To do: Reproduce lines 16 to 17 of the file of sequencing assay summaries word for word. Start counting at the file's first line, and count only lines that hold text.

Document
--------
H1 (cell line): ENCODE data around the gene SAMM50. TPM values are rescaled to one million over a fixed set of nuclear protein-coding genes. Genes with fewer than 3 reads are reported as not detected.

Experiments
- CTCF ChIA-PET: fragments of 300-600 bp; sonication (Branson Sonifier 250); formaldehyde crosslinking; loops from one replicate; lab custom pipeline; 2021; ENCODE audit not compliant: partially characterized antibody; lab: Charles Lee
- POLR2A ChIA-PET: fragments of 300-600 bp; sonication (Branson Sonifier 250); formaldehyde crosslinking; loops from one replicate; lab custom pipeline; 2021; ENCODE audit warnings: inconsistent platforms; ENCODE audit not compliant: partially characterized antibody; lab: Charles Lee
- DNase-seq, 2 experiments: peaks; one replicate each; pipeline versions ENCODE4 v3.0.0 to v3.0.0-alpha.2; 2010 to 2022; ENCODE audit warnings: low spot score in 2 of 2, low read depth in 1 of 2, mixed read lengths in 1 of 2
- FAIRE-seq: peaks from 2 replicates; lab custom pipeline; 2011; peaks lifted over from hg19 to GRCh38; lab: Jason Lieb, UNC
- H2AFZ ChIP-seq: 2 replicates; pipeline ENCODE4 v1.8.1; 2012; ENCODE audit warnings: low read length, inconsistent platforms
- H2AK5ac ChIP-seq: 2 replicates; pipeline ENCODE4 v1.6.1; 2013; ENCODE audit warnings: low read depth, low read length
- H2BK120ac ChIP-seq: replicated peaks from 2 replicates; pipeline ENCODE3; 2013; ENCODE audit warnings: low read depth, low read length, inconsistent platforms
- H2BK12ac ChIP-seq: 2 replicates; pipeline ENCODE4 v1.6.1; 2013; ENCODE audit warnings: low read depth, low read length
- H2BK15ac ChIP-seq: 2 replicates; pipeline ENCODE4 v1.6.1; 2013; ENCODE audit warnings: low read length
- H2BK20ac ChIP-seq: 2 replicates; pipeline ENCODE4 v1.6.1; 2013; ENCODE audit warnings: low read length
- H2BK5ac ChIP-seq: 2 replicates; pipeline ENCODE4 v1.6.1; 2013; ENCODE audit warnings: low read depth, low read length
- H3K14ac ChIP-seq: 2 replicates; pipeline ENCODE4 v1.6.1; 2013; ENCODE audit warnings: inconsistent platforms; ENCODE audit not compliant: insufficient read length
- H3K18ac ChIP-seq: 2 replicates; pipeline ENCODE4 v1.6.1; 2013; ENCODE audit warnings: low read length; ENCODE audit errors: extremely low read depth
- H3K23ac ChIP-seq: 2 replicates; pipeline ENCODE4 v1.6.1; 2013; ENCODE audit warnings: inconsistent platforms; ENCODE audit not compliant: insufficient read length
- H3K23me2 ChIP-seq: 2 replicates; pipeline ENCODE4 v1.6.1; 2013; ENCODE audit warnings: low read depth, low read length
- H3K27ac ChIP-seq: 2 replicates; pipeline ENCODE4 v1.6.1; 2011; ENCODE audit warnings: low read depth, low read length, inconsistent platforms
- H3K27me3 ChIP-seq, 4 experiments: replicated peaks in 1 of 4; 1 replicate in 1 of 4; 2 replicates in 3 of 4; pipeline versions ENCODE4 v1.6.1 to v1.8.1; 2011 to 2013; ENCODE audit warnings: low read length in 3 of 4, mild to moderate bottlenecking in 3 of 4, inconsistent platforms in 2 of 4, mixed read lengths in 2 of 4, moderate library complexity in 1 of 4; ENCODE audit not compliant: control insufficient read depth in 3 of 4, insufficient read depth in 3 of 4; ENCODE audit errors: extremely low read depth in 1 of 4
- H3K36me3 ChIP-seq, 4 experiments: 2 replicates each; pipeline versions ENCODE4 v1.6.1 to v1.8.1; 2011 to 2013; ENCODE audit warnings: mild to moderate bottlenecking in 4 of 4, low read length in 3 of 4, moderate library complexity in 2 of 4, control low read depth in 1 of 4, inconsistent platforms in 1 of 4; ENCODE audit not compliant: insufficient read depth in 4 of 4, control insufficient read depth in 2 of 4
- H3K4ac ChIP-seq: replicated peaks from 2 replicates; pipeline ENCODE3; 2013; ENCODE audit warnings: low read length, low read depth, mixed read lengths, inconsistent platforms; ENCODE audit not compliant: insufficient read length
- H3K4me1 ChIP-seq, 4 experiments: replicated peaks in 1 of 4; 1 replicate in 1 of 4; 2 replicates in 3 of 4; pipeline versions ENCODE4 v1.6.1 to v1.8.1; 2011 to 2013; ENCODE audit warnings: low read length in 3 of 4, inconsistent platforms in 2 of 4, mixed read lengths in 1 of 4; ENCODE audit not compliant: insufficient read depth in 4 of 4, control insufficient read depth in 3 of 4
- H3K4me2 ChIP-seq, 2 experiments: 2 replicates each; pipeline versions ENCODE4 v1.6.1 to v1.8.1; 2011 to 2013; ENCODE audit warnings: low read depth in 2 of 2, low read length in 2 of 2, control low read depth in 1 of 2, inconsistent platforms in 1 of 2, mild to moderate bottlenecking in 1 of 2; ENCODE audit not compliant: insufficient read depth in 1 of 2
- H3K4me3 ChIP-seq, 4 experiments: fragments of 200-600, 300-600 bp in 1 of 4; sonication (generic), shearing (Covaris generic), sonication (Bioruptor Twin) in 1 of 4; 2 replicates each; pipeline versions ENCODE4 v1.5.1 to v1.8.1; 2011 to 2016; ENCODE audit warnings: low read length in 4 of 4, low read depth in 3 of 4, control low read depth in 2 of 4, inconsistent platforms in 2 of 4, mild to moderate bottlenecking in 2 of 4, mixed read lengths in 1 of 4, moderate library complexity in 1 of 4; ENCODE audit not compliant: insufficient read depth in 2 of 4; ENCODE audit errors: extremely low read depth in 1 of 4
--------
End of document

- H3K23ac ChIP-seq: 2 replicates; pipeline ENCODE4 v1.6.1; 2013; ENCODE audit warnings: inconsistent platforms; ENCODE audit not compliant: insufficient read length
- H3K23me2 ChIP-seq: 2 replicates; pipeline ENCODE4 v1.6.1; 2013; ENCODE audit warnings: low read depth, low read length